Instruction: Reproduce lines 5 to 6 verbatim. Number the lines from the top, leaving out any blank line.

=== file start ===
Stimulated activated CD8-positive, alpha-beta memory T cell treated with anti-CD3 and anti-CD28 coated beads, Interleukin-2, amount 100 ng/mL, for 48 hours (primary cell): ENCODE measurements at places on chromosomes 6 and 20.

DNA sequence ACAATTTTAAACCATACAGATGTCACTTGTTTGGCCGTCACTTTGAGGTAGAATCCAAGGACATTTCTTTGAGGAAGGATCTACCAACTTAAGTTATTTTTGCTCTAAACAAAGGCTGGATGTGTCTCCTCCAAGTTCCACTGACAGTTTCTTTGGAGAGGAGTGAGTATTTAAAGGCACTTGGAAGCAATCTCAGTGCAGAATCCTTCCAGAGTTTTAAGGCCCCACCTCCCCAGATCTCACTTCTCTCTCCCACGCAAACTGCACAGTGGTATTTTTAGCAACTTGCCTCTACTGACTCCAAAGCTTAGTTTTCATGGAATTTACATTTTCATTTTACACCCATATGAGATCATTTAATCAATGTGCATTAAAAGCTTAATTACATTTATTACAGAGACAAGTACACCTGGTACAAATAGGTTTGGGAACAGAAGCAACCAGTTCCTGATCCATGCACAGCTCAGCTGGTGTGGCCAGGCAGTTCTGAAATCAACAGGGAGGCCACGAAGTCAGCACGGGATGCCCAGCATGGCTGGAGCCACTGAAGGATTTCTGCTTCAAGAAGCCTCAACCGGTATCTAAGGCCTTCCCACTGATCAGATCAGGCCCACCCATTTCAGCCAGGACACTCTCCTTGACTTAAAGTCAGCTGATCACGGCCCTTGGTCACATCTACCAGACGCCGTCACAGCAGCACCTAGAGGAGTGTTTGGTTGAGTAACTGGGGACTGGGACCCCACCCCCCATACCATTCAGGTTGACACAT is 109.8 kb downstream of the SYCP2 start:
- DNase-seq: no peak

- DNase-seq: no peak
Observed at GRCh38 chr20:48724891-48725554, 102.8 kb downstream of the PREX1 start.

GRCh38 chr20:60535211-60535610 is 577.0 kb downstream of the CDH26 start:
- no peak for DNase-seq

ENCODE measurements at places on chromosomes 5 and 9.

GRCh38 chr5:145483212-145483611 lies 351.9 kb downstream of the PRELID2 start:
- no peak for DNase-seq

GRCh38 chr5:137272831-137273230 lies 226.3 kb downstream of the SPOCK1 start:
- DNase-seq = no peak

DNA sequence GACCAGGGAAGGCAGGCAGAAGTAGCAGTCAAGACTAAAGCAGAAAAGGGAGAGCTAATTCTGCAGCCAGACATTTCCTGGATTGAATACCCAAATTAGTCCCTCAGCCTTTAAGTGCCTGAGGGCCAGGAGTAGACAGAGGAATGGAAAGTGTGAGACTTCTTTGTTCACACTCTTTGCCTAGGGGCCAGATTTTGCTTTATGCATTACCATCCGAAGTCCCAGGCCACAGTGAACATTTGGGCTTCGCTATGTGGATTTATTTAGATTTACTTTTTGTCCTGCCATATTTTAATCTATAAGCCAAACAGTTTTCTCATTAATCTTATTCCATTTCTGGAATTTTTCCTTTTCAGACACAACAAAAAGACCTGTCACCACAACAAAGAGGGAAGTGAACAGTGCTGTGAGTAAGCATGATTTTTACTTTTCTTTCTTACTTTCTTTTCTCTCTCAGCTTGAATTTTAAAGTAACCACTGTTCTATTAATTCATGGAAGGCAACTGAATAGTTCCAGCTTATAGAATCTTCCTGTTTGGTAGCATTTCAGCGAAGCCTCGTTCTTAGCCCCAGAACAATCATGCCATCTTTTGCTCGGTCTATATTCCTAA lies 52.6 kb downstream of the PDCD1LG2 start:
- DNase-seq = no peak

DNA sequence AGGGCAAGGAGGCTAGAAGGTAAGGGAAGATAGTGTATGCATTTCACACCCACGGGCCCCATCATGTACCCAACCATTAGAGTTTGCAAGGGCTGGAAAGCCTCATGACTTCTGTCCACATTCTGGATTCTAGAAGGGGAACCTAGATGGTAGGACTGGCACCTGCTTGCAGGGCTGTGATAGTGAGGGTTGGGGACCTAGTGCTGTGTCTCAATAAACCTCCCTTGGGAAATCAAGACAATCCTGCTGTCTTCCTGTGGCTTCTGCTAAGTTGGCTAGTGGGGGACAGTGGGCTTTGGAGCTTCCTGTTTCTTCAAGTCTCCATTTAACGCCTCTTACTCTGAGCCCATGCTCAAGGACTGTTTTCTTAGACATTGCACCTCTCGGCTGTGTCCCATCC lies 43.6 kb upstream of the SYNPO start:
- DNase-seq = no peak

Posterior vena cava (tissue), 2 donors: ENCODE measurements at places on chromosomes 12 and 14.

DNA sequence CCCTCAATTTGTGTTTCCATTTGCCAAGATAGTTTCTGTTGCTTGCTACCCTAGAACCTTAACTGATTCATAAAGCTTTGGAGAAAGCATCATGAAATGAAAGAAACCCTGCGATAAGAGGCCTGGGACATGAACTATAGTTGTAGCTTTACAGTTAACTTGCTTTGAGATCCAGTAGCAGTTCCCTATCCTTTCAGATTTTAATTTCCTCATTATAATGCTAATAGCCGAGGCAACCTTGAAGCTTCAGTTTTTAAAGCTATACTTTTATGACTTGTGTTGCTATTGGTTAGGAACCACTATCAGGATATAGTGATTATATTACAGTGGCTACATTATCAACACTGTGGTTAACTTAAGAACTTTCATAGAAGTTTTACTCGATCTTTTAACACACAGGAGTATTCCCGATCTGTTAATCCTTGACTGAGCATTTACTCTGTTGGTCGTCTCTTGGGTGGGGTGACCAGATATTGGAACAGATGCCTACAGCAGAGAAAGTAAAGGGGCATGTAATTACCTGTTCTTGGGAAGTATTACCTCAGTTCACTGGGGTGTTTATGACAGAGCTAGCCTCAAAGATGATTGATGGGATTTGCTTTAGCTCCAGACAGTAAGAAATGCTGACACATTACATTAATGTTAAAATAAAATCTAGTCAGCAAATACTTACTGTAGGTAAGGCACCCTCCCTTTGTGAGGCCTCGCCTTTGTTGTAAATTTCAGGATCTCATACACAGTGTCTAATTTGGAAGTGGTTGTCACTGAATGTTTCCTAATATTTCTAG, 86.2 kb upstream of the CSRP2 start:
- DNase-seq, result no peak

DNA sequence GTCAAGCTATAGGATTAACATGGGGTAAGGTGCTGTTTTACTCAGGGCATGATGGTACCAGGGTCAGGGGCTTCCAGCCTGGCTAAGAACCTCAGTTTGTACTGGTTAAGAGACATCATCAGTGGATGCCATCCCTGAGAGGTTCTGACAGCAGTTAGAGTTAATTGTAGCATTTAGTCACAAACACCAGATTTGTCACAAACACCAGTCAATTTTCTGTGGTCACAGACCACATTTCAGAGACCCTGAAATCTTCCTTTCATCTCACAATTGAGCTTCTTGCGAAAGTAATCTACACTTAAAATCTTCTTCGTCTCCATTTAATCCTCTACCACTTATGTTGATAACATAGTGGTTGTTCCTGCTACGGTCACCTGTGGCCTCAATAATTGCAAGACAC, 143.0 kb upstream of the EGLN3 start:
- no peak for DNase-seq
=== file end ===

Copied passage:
Observed at GRCh38 chr20:48724891-48725554, 102.8 kb downstream of the PREX1 start.

GRCh38 chr20:60535211-60535610 is 577.0 kb downstream of the CDH26 start: